Scientists will be able to determine whether or not a group of nearby exoplanets are habitable by studying their potential atmospheres.said a NASA expert.
The question of whether TRAPPIST-1 exoplanets have atmospheres is the “most important” scientific investigation anyone involved in the search for extraterrestrial life is going to do for potentially a decade, NASA astrobiologist Shawn Domagal-Goldman told Newsweek.
Despite decades of scanning the skies for radio signals and a growing list of exoplanets, the name given to planets orbiting other stars, scientists have never found evidence that life exists anywhere other than Earth. If it does, the consequences for science, philosophy, and religion could be profound.
The TRAPPIST-1 system
The TRAPPIST-1 star system is a collection of at least seven exoplanets orbiting a dwarf star about 40 light-years from Earth, which is considered the leading candidate for potentially habitable worlds, and perhaps even life.
While preliminary research has revealed that the planets are rocky and possibly temperate, the key question of whether or not they have atmospheres has been impossible to deduce with previous technology.
That was before the James Webb Space Telescope launched in December as NASA’s most powerful space telescope. By looking at the cosmos with an array of mirrors to help it capture as much light as possible, Webb has already taken the deepest infrared image of the universe ever seen.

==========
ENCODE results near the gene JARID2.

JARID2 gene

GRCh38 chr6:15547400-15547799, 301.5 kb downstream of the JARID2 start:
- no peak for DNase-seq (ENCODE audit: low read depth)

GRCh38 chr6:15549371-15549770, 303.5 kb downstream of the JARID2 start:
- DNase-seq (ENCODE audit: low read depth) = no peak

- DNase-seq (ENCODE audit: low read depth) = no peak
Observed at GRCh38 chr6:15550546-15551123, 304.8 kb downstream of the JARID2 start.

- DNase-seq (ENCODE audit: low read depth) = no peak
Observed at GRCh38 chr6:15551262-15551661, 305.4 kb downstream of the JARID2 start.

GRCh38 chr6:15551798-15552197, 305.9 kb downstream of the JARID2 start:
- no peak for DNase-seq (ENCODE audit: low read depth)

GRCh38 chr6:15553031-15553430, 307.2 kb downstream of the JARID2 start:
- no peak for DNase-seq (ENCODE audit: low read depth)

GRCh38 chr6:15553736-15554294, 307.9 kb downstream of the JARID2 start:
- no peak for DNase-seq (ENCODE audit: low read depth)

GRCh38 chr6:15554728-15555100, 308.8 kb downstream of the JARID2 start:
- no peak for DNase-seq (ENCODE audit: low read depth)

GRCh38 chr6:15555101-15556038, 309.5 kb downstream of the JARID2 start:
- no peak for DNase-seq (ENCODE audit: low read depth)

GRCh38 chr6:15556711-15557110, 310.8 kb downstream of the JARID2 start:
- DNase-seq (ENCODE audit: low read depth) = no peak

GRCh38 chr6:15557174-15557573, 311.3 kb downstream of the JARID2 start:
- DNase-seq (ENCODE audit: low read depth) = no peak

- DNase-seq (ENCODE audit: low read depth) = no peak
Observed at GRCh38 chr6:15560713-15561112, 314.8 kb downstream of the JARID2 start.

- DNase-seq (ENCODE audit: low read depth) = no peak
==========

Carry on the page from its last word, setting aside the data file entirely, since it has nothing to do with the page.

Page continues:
For several weeks, he has also had his sights set on TRAPPIST-1 as a matter of priority. The key thing the telescope will look for is any trace of an atmosphere surrounding the planets.
“What I think is universally interesting to almost everyone is whether or not these planets have atmospheres,” Domagal-Goldman said. “It is essential for habitability. The Moon gets as much energy from the Sun as Earth does, but it doesn’t cling to its atmosphere and therefore has no oceans and no global biosphere.”
By contrast, TRAPPIST worlds are large enough to contain their atmospheres, since higher mass means higher gravity. The unknown factor, however, is whether its nearby star, TRAPPIST-1, has been violent enough to blow up these atmospheres over time due to bursts of high-energy radiation.
Once an atmosphere is detected on any of the TRAPPIST worlds, the next question to answer will be: what are they made of? This will change the line of questioning for scientists from whether these planets have the potential to support life to whether or not they do..
Essentially, scientists will use Webb to capture light from TRAPPIST-1 each time it passes through the atmospheres of TRAPPIST exoplanets. If this light encounters gases, such as oxygen, carbon dioxide, water vapor, or methane, it will leave a telltale trail in starlight that Webb can detect.
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